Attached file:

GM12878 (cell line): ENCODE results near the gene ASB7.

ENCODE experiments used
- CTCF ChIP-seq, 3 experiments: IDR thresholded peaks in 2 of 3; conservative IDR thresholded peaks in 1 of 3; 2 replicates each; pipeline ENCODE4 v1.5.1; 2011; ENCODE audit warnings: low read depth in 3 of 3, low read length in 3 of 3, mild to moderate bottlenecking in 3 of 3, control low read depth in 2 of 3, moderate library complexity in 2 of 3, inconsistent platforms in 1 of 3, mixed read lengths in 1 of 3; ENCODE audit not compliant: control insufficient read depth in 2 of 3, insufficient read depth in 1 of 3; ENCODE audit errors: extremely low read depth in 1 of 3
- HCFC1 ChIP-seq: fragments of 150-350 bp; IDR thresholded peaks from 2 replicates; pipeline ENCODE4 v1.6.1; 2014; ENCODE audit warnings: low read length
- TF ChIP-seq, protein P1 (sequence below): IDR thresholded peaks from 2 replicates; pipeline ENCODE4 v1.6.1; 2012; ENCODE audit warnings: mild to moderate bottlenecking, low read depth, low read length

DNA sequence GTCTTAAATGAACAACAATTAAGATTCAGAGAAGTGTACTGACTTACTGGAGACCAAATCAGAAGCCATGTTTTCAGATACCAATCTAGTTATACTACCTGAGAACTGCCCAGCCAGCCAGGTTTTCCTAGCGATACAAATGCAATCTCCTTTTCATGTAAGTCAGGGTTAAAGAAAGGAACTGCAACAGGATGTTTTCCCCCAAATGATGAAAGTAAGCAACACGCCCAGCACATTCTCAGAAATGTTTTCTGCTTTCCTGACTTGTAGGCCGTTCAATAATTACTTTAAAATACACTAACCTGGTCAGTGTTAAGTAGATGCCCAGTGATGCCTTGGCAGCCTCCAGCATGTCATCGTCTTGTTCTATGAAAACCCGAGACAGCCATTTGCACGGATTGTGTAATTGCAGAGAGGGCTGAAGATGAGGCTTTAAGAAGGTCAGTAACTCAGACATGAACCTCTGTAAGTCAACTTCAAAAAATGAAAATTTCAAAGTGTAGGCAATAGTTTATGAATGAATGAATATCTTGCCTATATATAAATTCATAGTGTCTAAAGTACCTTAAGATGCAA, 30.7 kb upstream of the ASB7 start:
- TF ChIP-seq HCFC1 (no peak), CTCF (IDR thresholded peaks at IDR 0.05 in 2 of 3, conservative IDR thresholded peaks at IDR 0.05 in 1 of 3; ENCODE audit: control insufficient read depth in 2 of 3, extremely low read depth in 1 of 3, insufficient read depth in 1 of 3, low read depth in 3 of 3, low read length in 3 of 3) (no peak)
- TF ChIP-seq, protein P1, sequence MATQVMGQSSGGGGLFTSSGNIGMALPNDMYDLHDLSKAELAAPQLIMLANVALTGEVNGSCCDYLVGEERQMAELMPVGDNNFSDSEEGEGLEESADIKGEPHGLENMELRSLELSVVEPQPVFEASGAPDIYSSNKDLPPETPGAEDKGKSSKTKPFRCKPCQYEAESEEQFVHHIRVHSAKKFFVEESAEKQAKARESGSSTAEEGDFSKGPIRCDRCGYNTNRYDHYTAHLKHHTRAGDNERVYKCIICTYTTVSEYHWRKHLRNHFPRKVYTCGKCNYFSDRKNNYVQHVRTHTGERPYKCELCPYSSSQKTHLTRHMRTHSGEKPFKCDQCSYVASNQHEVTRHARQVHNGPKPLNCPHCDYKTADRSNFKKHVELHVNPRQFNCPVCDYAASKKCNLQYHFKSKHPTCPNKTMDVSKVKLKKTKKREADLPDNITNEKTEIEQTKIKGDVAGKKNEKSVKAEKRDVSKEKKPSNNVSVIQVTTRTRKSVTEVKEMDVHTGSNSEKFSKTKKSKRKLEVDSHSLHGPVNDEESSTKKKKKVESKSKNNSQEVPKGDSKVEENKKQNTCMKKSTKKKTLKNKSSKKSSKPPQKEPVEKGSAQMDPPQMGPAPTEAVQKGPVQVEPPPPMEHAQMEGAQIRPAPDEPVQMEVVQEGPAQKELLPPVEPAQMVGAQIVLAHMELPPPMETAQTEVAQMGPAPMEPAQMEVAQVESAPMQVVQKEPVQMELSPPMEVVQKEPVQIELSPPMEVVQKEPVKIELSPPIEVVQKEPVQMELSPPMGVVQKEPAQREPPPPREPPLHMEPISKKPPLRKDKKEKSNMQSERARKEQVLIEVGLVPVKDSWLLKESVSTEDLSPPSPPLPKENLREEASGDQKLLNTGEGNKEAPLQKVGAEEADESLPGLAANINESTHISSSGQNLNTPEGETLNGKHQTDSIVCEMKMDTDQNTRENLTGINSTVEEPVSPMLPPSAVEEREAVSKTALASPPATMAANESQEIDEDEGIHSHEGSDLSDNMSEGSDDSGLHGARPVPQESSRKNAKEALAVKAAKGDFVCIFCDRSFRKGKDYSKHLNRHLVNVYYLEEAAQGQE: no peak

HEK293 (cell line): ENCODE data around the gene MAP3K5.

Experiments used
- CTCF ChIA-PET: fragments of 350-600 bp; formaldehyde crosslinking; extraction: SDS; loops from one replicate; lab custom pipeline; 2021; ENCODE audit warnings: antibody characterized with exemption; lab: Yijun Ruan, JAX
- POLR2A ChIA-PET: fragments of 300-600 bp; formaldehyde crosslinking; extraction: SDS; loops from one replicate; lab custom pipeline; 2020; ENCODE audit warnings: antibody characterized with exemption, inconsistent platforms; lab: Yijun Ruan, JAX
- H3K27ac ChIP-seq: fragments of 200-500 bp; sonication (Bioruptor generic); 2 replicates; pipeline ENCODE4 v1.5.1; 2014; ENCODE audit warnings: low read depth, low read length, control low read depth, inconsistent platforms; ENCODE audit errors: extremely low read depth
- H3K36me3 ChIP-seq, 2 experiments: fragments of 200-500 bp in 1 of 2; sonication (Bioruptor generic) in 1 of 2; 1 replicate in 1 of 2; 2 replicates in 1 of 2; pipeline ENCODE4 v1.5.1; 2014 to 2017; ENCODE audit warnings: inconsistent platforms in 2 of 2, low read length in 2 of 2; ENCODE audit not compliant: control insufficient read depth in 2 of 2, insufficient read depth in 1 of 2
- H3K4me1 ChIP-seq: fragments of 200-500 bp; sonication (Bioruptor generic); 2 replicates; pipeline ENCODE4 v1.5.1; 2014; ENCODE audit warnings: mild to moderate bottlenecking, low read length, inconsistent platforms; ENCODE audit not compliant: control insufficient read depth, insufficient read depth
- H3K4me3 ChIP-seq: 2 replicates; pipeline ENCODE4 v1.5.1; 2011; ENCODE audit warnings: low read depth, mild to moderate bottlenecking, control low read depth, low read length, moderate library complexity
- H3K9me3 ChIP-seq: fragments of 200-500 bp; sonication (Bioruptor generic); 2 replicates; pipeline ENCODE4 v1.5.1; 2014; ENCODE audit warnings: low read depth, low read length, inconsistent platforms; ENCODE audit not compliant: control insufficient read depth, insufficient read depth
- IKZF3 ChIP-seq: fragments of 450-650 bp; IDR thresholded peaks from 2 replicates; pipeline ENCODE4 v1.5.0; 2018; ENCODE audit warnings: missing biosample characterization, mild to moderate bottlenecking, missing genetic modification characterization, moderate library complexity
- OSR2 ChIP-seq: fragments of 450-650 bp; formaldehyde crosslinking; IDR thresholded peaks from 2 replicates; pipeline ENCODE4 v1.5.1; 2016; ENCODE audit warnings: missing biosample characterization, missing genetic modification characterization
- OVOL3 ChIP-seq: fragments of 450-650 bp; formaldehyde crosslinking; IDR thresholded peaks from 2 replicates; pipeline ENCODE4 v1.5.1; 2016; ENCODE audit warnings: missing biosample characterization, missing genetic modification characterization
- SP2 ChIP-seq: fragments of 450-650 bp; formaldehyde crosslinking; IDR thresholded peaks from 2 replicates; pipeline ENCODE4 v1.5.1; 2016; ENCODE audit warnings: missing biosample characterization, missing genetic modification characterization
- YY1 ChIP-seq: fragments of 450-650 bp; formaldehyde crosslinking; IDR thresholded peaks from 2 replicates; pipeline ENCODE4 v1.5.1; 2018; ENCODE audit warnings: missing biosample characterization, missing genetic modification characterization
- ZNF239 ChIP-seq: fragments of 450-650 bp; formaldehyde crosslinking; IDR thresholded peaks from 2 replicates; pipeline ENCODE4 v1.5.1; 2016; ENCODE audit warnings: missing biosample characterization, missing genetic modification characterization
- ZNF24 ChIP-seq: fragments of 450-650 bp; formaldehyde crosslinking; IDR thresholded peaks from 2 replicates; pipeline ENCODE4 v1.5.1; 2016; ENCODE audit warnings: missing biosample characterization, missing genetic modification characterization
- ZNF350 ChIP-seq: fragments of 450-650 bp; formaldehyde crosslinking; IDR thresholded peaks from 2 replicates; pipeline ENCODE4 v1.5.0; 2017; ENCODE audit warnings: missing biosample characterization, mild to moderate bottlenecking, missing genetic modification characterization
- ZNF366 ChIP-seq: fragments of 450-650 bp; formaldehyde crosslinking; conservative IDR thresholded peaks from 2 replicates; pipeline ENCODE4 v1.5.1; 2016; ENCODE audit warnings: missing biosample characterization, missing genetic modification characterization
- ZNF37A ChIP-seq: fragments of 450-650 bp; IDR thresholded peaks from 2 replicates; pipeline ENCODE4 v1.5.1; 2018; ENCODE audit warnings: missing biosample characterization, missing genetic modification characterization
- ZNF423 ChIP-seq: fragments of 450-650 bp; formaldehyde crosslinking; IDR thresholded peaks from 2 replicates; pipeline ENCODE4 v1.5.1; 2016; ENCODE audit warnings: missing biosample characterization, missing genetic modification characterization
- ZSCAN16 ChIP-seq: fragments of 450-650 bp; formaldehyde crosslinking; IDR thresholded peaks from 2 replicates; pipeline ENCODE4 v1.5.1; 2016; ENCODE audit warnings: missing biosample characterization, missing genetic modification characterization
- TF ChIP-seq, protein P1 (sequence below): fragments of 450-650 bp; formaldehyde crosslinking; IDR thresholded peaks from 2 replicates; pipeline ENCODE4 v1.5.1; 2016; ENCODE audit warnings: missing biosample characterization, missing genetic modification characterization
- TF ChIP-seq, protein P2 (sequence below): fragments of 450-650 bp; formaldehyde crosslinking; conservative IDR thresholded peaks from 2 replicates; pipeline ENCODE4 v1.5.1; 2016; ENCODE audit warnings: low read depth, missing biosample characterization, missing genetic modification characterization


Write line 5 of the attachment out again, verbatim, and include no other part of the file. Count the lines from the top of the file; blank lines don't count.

- TF ChIP-seq, protein P1 (sequence below): IDR thresholded peaks from 2 replicates; pipeline ENCODE4 v1.6.1; 2012; ENCODE audit warnings: mild to moderate bottlenecking, low read depth, low read length